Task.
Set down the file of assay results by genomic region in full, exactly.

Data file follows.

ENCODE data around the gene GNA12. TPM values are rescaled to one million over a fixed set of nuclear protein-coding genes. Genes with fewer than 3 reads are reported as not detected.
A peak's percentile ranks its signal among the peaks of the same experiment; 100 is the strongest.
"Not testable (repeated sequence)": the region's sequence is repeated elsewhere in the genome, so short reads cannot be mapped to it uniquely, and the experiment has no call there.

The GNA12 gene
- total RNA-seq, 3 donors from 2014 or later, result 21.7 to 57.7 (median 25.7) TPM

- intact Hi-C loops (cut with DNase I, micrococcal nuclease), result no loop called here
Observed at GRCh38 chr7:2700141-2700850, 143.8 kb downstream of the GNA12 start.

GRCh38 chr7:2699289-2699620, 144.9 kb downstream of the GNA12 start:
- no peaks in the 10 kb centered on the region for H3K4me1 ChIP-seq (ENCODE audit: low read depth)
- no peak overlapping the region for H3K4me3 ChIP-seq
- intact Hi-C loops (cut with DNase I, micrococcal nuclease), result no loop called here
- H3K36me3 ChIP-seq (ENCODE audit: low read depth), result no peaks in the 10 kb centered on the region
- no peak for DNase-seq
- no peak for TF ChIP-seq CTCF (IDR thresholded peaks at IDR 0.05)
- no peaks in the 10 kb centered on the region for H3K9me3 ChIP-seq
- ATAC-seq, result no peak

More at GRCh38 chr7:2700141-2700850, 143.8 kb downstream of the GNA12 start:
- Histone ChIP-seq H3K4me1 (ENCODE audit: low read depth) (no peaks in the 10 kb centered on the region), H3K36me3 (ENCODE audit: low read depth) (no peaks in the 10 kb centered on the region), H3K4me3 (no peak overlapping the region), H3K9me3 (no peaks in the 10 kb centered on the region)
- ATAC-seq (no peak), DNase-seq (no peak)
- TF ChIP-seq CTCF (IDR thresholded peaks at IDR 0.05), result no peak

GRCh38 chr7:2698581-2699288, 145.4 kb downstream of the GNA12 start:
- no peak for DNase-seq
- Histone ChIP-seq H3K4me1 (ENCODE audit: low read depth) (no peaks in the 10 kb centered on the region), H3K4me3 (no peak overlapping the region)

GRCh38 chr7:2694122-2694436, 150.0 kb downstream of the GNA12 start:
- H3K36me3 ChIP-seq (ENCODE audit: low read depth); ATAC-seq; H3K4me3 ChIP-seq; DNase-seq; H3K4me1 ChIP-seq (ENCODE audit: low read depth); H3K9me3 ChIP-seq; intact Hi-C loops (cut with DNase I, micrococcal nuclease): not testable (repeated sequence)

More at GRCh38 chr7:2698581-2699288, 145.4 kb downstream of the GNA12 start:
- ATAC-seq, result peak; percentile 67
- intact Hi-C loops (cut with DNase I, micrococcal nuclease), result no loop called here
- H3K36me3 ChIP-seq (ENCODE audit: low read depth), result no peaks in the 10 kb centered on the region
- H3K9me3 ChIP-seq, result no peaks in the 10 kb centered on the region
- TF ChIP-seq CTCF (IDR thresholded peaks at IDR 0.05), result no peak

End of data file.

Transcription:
ENCODE data around the gene GNA12. TPM values are rescaled to one million over a fixed set of nuclear protein-coding genes. Genes with fewer than 3 reads are reported as not detected.
A peak's percentile ranks its signal among the peaks of the same experiment; 100 is the strongest.
"Not testable (repeated sequence)": the region's sequence is repeated elsewhere in the genome, so short reads cannot be mapped to it uniquely, and the experiment has no call there.

The GNA12 gene
- total RNA-seq, 3 donors from 2014 or later, result 21.7 to 57.7 (median 25.7) TPM

- intact Hi-C loops (cut with DNase I, micrococcal nuclease), result no loop called here
Observed at GRCh38 chr7:2700141-2700850, 143.8 kb downstream of the GNA12 start.

GRCh38 chr7:2699289-2699620, 144.9 kb downstream of the GNA12 start:
- no peaks in the 10 kb centered on the region for H3K4me1 ChIP-seq (ENCODE audit: low read depth)
- no peak overlapping the region for H3K4me3 ChIP-seq
- intact Hi-C loops (cut with DNase I, micrococcal nuclease), result no loop called here
- H3K36me3 ChIP-seq (ENCODE audit: low read depth), result no peaks in the 10 kb centered on the region
- no peak for DNase-seq
- no peak for TF ChIP-seq CTCF (IDR thresholded peaks at IDR 0.05)
- no peaks in the 10 kb centered on the region for H3K9me3 ChIP-seq
- ATAC-seq, result no peak

More at GRCh38 chr7:2700141-2700850, 143.8 kb downstream of the GNA12 start:
- Histone ChIP-seq H3K4me1 (ENCODE audit: low read depth) (no peaks in the 10 kb centered on the region), H3K36me3 (ENCODE audit: low read depth) (no peaks in the 10 kb centered on the region), H3K4me3 (no peak overlapping the region), H3K9me3 (no peaks in the 10 kb centered on the region)
- ATAC-seq (no peak), DNase-seq (no peak)
- TF ChIP-seq CTCF (IDR thresholded peaks at IDR 0.05), result no peak

GRCh38 chr7:2698581-2699288, 145.4 kb downstream of the GNA12 start:
- no peak for DNase-seq
- Histone ChIP-seq H3K4me1 (ENCODE audit: low read depth) (no peaks in the 10 kb centered on the region), H3K4me3 (no peak overlapping the region)

GRCh38 chr7:2694122-2694436, 150.0 kb downstream of the GNA12 start:
- H3K36me3 ChIP-seq (ENCODE audit: low read depth); ATAC-seq; H3K4me3 ChIP-seq; DNase-seq; H3K4me1 ChIP-seq (ENCODE audit: low read depth); H3K9me3 ChIP-seq; intact Hi-C loops (cut with DNase I, micrococcal nuclease): not testable (repeated sequence)

More at GRCh38 chr7:2698581-2699288, 145.4 kb downstream of the GNA12 start:
- ATAC-seq, result peak; percentile 67
- intact Hi-C loops (cut with DNase I, micrococcal nuclease), result no loop called here
- H3K36me3 ChIP-seq (ENCODE audit: low read depth), result no peaks in the 10 kb centered on the region
- H3K9me3 ChIP-seq, result no peaks in the 10 kb centered on the region
- TF ChIP-seq CTCF (IDR thresholded peaks at IDR 0.05), result no peak